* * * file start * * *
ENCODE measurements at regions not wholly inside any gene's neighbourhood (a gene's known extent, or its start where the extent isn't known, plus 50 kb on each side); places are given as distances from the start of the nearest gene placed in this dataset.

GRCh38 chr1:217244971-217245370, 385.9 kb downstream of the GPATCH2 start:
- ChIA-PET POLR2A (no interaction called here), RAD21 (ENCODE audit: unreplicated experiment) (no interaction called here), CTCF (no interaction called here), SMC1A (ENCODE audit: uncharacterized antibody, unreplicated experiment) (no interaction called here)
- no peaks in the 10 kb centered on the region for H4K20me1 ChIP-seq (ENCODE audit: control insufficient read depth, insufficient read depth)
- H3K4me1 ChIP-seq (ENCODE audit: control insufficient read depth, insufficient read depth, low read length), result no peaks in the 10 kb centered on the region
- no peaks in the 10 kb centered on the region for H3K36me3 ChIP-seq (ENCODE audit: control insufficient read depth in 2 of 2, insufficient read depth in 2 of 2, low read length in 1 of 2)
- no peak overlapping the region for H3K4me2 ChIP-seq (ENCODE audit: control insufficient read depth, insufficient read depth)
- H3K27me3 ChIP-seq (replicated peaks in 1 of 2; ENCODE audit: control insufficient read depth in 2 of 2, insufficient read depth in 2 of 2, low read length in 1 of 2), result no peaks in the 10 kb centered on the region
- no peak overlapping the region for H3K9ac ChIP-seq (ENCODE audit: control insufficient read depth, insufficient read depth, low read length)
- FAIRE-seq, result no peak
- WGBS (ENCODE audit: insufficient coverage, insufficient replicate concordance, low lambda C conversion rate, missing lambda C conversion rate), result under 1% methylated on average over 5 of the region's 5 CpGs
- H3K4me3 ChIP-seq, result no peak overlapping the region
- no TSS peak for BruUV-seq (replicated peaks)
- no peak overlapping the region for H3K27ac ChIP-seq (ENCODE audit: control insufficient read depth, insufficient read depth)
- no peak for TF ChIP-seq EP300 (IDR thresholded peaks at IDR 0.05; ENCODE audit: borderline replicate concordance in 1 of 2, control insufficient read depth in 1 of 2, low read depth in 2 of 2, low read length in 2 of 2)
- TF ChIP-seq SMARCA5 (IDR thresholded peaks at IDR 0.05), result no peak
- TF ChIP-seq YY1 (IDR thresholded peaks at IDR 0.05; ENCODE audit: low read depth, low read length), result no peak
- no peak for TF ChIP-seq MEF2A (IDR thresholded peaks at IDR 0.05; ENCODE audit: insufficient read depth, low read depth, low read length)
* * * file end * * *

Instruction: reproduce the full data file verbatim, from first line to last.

ENCODE measurements at regions not wholly inside any gene's neighbourhood (a gene's known extent, or its start where the extent isn't known, plus 50 kb on each side); places are given as distances from the start of the nearest gene placed in this dataset.

GRCh38 chr1:217244971-217245370, 385.9 kb downstream of the GPATCH2 start:
- ChIA-PET POLR2A (no interaction called here), RAD21 (ENCODE audit: unreplicated experiment) (no interaction called here), CTCF (no interaction called here), SMC1A (ENCODE audit: uncharacterized antibody, unreplicated experiment) (no interaction called here)
- no peaks in the 10 kb centered on the region for H4K20me1 ChIP-seq (ENCODE audit: control insufficient read depth, insufficient read depth)
- H3K4me1 ChIP-seq (ENCODE audit: control insufficient read depth, insufficient read depth, low read length), result no peaks in the 10 kb centered on the region
- no peaks in the 10 kb centered on the region for H3K36me3 ChIP-seq (ENCODE audit: control insufficient read depth in 2 of 2, insufficient read depth in 2 of 2, low read length in 1 of 2)
- no peak overlapping the region for H3K4me2 ChIP-seq (ENCODE audit: control insufficient read depth, insufficient read depth)
- H3K27me3 ChIP-seq (replicated peaks in 1 of 2; ENCODE audit: control insufficient read depth in 2 of 2, insufficient read depth in 2 of 2, low read length in 1 of 2), result no peaks in the 10 kb centered on the region
- no peak overlapping the region for H3K9ac ChIP-seq (ENCODE audit: control insufficient read depth, insufficient read depth, low read length)
- FAIRE-seq, result no peak
- WGBS (ENCODE audit: insufficient coverage, insufficient replicate concordance, low lambda C conversion rate, missing lambda C conversion rate), result under 1% methylated on average over 5 of the region's 5 CpGs
- H3K4me3 ChIP-seq, result no peak overlapping the region
- no TSS peak for BruUV-seq (replicated peaks)
- no peak overlapping the region for H3K27ac ChIP-seq (ENCODE audit: control insufficient read depth, insufficient read depth)
- no peak for TF ChIP-seq EP300 (IDR thresholded peaks at IDR 0.05; ENCODE audit: borderline replicate concordance in 1 of 2, control insufficient read depth in 1 of 2, low read depth in 2 of 2, low read length in 2 of 2)
- TF ChIP-seq SMARCA5 (IDR thresholded peaks at IDR 0.05), result no peak
- TF ChIP-seq YY1 (IDR thresholded peaks at IDR 0.05; ENCODE audit: low read depth, low read length), result no peak
- no peak for TF ChIP-seq MEF2A (IDR thresholded peaks at IDR 0.05; ENCODE audit: insufficient read depth, low read depth, low read length)